‐Once upon a time, there was tolerance, Dos Passos writes. You could talk to people.
It’s amusing to remember that in those carefree days a Communist party-member and an anarcho-syndicalist and even some sad dog of a capitalist who believed in laissez faire could sit at the same table and drink beer together and lay their thoughts on the line. It wasn’t that you respected the other fellow’s opinions exactly, but you admitted his right to remain alive. Needless to say, this happy state didn’t last very long.
‐I’ll give you some more of Dos, then bring up something that happened last month. Once more, Dos is writing in the 1950s about the 1920s:
The House of Morgan was powerful in those days, but not that powerful. It was years before I learned that producing a bogy man was an emotional quirk that blocked clear thinking.
A month ago, one of our presidential candidates, Bernie Sanders, sat down with the New York Daily News. An editor noted that the senator liked to accuse “corporate America” of tearing the “fabric of the nation.” Could he name some corporations that were doing this? The first syllables out of the candidate’s mouth were “JPMorgan Chase.”
I wonder what ol’ J.P. (1837-1913) would think: still a bogy, well into the 21st century.
‐Since the rise of Obama, especially, the concept of “American exceptionalism” has been contentious. Get Dos, again writing in the 1950s about the 1920s:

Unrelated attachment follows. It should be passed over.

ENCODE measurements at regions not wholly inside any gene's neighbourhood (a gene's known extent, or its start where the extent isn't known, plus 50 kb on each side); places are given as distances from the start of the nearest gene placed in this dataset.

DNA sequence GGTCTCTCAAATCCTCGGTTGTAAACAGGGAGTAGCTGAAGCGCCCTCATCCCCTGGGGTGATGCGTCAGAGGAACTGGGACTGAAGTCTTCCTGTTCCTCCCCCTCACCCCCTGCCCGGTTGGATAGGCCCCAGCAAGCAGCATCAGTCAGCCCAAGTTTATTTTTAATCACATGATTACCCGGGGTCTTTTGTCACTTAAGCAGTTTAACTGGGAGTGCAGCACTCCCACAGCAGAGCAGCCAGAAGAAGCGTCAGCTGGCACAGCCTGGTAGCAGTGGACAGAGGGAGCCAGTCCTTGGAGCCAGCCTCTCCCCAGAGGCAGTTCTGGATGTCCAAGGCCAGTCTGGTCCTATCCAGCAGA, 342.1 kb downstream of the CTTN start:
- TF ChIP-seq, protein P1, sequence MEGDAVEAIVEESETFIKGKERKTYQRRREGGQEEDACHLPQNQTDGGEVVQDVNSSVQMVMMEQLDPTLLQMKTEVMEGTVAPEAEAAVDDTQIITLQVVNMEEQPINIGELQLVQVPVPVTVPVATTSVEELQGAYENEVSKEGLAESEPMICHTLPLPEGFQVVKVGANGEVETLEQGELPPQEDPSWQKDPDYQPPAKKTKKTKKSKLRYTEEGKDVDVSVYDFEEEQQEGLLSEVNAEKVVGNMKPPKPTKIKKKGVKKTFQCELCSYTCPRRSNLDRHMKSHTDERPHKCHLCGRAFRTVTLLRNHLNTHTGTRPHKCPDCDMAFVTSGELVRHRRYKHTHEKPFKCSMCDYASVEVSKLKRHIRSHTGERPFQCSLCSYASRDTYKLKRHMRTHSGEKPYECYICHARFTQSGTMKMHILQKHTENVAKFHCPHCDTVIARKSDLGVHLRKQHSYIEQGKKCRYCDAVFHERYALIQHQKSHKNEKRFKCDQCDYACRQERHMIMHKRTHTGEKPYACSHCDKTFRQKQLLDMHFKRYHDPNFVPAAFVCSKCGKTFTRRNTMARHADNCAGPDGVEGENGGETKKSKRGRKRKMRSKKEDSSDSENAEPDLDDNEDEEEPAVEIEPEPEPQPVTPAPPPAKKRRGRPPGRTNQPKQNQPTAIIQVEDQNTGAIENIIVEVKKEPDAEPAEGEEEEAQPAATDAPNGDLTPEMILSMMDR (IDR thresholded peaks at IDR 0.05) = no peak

The Marxists who are so skillful in the detection and the isolation of heresies used to inveigh against one particular heresy that pleased me particularly. They called it American exceptionalism. During these years of mounting protest against the way things were going in America that label was my refuge. It enabled me to join in the protests of the various breeds of Marxists … without giving up the automatic responses of the plain American patriotism I’d been raised in.
‐Dos Passos writes of “that Marxist stirring up of envy, hatred and malice that corrodes the character of men and women.” I know just what he means. You do too, I’m sure.
‐Here is something amusing written by the 1920s Dos Passos:
Gradually among liberals and intelligent people generally certain phases of anarchism have meanwhile been reluctantly admitted into respectable conversation under the phrase “philosophical anarchist,” which means an anarchist who shaves daily, has good manners and is guaranteed not to act on his beliefs.
(My kind of anarchist, actually.)
‐Dos Passos — the 1920s Dos Passos — describes the jury that judged Sacco and Vanzetti. Here he is: “a hundred per cent American jury, consisting of two realestate men, two storekeepers, a mason, two machinists, a clothing salesman, a farmer, a millworker, a shoemaker and a lastmaker.”
I believe that Dos Passos — the ’20s Dos Passos — means this sarcastically and contemptuously. But I rather like it.
I’m sure I’ve gone on long enough for one day. Join me — join us — tomorrow, for Part II? See you soon.